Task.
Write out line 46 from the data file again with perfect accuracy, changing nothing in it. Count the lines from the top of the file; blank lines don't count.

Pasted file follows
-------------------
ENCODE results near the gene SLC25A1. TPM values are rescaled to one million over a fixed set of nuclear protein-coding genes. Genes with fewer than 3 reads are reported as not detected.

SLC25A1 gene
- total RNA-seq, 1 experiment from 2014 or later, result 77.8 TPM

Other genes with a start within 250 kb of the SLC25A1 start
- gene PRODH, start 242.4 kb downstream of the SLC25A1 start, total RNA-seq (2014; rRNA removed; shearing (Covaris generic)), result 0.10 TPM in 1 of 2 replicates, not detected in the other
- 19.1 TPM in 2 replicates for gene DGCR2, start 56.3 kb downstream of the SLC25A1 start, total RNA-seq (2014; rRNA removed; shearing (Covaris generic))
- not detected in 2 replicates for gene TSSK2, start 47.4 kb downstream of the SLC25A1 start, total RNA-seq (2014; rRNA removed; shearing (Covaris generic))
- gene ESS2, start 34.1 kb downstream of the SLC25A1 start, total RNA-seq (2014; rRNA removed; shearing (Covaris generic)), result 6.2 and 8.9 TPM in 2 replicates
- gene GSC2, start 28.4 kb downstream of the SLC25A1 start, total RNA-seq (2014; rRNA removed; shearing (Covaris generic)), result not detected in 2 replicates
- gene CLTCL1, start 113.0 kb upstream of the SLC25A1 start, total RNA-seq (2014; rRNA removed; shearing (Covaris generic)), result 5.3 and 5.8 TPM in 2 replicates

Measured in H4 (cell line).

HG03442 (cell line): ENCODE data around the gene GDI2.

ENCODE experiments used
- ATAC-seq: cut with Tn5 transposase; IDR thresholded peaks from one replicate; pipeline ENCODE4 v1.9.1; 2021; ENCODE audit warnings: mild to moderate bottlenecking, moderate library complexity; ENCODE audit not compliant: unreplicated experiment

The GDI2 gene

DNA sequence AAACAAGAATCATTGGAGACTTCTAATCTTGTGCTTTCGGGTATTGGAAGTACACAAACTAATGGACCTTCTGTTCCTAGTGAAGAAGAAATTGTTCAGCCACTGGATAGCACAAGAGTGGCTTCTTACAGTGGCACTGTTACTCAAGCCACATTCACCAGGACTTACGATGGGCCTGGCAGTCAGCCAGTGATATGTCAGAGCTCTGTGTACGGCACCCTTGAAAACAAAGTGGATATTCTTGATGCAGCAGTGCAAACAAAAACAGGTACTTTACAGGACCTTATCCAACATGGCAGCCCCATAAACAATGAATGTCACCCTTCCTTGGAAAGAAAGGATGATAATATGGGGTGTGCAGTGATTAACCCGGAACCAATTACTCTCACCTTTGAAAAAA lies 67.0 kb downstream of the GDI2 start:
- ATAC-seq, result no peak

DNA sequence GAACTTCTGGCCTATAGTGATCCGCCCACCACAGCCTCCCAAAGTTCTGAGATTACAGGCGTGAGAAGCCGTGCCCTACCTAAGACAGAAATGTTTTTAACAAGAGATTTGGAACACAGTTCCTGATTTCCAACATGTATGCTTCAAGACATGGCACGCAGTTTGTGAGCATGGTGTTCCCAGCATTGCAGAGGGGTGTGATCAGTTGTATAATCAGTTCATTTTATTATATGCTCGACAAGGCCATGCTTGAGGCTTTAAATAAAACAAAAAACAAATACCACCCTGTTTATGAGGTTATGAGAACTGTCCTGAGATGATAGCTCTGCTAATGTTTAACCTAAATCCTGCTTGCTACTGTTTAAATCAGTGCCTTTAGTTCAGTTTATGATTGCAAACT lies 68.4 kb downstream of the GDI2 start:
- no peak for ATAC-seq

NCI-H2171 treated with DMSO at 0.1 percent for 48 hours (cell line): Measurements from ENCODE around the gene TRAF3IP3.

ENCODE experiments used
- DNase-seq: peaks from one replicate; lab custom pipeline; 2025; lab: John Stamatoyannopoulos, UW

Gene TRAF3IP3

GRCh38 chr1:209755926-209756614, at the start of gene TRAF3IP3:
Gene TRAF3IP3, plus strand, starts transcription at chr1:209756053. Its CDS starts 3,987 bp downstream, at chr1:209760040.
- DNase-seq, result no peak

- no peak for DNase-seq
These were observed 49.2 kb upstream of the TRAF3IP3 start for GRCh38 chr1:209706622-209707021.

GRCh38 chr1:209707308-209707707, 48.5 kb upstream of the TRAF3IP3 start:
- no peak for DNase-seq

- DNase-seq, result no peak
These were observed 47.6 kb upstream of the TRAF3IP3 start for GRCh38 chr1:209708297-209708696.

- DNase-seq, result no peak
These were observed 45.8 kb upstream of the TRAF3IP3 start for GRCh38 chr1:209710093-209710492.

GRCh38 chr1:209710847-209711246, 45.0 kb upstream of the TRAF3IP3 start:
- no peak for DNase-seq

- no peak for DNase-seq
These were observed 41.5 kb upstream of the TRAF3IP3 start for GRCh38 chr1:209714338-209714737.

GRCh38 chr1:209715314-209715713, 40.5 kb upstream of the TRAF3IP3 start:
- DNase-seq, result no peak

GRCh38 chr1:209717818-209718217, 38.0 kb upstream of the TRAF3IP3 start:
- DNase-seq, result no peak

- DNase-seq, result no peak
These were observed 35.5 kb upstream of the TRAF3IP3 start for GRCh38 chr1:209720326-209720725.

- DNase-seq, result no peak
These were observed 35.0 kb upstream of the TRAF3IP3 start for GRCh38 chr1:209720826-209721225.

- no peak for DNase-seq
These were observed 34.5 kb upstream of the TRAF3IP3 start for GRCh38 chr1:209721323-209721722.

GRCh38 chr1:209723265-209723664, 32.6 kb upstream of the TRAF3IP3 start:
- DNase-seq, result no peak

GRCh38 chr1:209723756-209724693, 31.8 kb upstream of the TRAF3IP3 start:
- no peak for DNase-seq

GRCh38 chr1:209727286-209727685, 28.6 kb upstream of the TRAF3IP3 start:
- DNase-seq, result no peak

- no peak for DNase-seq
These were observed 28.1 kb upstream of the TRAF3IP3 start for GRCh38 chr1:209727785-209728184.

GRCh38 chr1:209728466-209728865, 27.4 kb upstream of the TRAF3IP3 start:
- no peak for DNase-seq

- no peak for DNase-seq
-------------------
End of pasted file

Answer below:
These were observed 35.0 kb upstream of the TRAF3IP3 start for GRCh38 chr1:209720826-209721225.